The first-person narrator of the story is Phoebe, a chef who had a very successful career in a bistro before disaster struck. She loves her job at the residential home (The Jane Austen Home for Ladies, and, as we discover, the name is meaningful in several ways), but has always felt frustrated because her parents (and her mother, in particular) do not seem to value her job and are dismissive of her career. To make matters worse, her mother (a larger-than-life character) dies suddenly at the beginning of the book, but her internalised voice keeps gnawing on her confidence.  Her best friend, June, is the manager of the home, and she fancies Nick, who is the official physiotherapist but also takes on any odd jobs going on (art therapy, gardening, handyman…). I know some readers don’t like first-person narratives, although Phoebe is unassuming, witty and an excellent friend. (On the minus side, her lack of self-confidence can make her sound paranoid and bitchy, and she keeps mulling over things, unable to decide what to do, trying hard to feel comfortable in her own skin and accept the credit for her achievements). We learn some surprising things about her family life together and by the end of the book, although I don’t have much in common with her character, I felt connected to her and appreciated her role as a narrator. Her friendship with June is convincing and their relationship is one of the strongest points of the book.

I also loved the residents of the home, and in many ways (not only due to my age, I hope), I felt closer to them than to the protagonist. We get to know some of them more than others (Maggie is fabulous and I loved Dot, Laney, Sophie, and yes, even Terence). They all feel real, with their foibles and their endearing traits, and make the book memorable. We follow the intrigues that have to do with the home and the changes that take place there (from a women’s only place to a mixed one) and learn about its inhabitants, their secrets, and their past lives. We are both observers and participants in much of the action, and we feel invested in their fates. We learn the importance of accepting people for who they are and moving beyond appearances and prejudices.

There are several romances with happy, or at least hopeful, endings (for the young and the older generations), broken hearts and disappointments, secrets and lies, and there is also the connection (pointed out through references to the book club and their discussions) to Jane Austen’s Pride and Prejudice. I would not call the novel a variation on Pride and Prejudice but if we think of Austen’s text as we read it we can discover nuances that might be easily missed otherwise.

Although there are many amusing lines in the novel (and some pretty touching ones as well. As we know, humour can be an excellent defence mechanism against hurt), I thought I’d share a few (remember that I got an ARC copy, so there might be some changes to the final version of the novel):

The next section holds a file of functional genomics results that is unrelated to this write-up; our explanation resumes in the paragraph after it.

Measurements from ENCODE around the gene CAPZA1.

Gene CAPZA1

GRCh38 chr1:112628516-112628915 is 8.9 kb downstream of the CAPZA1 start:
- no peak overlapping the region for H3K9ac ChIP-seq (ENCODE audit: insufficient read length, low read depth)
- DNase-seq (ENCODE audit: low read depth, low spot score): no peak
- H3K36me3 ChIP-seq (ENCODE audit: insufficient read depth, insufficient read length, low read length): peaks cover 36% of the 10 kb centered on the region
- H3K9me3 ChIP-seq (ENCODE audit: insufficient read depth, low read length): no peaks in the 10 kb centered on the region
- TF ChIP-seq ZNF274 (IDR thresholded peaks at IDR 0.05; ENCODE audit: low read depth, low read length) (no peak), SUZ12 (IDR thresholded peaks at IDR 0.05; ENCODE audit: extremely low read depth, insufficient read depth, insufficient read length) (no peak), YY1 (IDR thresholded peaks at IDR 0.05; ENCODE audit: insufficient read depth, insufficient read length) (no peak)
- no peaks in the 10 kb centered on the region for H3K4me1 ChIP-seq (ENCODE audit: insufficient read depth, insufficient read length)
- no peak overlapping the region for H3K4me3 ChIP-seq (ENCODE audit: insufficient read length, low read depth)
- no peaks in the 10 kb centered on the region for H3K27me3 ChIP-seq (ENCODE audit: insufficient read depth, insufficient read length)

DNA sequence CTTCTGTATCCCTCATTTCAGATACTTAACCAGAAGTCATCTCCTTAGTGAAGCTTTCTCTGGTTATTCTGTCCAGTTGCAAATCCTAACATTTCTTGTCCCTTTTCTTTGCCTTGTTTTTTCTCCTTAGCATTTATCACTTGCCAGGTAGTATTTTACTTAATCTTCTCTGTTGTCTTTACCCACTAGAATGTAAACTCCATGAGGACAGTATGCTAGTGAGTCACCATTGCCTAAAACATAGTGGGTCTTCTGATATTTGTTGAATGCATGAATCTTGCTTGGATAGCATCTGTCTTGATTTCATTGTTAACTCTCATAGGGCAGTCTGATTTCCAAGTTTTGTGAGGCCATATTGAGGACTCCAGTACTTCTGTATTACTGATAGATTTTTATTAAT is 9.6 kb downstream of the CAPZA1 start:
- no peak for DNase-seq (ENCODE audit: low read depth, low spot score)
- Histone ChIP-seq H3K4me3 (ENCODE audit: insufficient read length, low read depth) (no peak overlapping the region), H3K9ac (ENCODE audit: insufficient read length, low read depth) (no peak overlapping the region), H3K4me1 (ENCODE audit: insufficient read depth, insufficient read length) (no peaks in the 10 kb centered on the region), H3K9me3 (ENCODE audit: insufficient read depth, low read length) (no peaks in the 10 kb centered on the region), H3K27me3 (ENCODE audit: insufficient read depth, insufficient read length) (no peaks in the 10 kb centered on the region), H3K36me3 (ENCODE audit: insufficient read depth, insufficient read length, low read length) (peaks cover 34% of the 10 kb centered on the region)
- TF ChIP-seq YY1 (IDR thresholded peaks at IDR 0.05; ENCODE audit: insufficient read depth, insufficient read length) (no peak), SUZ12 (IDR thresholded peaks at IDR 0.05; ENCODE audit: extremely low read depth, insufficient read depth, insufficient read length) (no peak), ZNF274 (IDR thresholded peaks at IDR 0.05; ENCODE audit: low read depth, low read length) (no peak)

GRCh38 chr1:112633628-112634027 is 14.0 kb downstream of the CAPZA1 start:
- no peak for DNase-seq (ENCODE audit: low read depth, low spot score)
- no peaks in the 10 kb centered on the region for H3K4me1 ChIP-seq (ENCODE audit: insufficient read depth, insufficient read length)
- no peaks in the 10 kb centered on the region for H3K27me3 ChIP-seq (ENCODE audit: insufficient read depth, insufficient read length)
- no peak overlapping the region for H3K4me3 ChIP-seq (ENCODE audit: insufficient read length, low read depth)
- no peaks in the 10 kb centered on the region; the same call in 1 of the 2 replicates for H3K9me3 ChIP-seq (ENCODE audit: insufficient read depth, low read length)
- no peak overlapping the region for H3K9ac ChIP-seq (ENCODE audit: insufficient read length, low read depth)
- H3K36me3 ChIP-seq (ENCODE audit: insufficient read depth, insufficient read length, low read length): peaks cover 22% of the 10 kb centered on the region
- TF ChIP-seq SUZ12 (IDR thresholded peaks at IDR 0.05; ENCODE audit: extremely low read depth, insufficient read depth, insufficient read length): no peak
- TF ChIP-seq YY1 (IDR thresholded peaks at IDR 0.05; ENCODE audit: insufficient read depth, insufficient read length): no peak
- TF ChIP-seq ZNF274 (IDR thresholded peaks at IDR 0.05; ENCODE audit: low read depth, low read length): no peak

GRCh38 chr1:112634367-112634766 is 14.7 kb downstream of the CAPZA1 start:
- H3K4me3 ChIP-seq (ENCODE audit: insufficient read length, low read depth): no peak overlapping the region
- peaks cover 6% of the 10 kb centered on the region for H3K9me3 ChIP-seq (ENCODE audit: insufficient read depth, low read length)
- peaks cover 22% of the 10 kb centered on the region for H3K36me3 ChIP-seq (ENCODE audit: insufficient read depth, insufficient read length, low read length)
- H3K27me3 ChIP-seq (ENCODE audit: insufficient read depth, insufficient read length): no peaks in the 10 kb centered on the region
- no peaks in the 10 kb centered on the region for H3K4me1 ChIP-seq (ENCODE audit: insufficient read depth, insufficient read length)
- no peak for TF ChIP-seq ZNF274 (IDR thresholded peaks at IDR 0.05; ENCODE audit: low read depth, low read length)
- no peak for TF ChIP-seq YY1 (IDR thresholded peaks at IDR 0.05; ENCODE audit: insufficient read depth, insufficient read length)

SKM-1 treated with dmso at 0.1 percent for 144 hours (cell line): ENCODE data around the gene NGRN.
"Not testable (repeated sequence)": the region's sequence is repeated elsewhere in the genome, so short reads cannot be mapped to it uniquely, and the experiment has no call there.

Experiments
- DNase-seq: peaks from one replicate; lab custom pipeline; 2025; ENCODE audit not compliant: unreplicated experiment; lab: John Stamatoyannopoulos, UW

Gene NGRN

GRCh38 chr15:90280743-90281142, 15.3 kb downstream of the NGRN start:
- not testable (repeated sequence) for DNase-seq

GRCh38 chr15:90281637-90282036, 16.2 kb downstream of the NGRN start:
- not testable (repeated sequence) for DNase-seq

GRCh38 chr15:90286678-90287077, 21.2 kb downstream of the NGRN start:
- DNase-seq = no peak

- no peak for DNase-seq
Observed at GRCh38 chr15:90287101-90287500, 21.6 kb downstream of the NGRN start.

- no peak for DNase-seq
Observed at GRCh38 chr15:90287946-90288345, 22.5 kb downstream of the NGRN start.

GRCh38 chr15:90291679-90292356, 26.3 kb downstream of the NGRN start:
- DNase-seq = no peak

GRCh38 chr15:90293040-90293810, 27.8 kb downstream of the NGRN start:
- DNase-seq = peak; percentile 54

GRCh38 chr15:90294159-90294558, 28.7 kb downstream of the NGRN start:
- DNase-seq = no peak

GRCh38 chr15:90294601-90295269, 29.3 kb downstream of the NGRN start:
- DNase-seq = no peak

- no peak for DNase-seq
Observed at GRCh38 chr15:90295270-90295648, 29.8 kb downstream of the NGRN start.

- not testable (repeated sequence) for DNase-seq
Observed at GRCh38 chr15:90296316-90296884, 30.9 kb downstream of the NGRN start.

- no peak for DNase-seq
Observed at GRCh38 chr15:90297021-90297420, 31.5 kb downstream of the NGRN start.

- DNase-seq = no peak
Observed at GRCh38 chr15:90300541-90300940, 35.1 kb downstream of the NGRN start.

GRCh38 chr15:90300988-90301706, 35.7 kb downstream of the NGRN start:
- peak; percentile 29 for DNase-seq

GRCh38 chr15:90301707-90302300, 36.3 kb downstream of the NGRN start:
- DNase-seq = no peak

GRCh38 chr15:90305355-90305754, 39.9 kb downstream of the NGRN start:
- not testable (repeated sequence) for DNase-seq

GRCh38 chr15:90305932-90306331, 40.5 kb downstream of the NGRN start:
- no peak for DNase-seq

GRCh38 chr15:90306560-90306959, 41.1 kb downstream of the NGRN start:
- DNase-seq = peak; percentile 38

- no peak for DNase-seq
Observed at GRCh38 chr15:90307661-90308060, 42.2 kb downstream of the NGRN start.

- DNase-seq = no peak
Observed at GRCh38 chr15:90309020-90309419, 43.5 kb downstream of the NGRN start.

We’ve never let something as trifling as the spectre of death stand in the way of a good snipe.

My mother didn’t get ulcers, she gave them.

He’s a perv-whisperer.

She wouldn’t like my ponytail, though. I did try taking it down, but having it up in a hair tie the entire weekend meant my hair had a ridge along the back that gave it a very White Cliffs of Dover effect.

I’m surprised he doesn’t need an oxygen tank with all the social climbing he’s been doing.

The writing flows well and fits in perfectly with the voice of the narrator, who can spend inordinate amounts of time thinking about her beau but is also attuned to the feelings of the residents and her friend. There are plenty of amusing events taking place throughout the novel that keep the action moving, but the characters are much stronger than the plot and by the end of the book (that I enjoyed) they have all become good friends (or most of them have).

The author defines her books as light reads, as beach novels, and says her readers describe them as “feel-good.” All that is true, although behind all the funny goings-on the book illustrates the importance of keeping expectations and prejudices under control, and it reminds parents that they should encourage their children to find fulfilment in their own terms rather than expect them to make their parent’s dreams come true.  If you are looking for a light read, full of memorable characters, plenty of humour, and a big deal of heart, I’d recommend this novel. And, if it existed in real life, I wouldn’t mind working at the home (and in time even living there) either.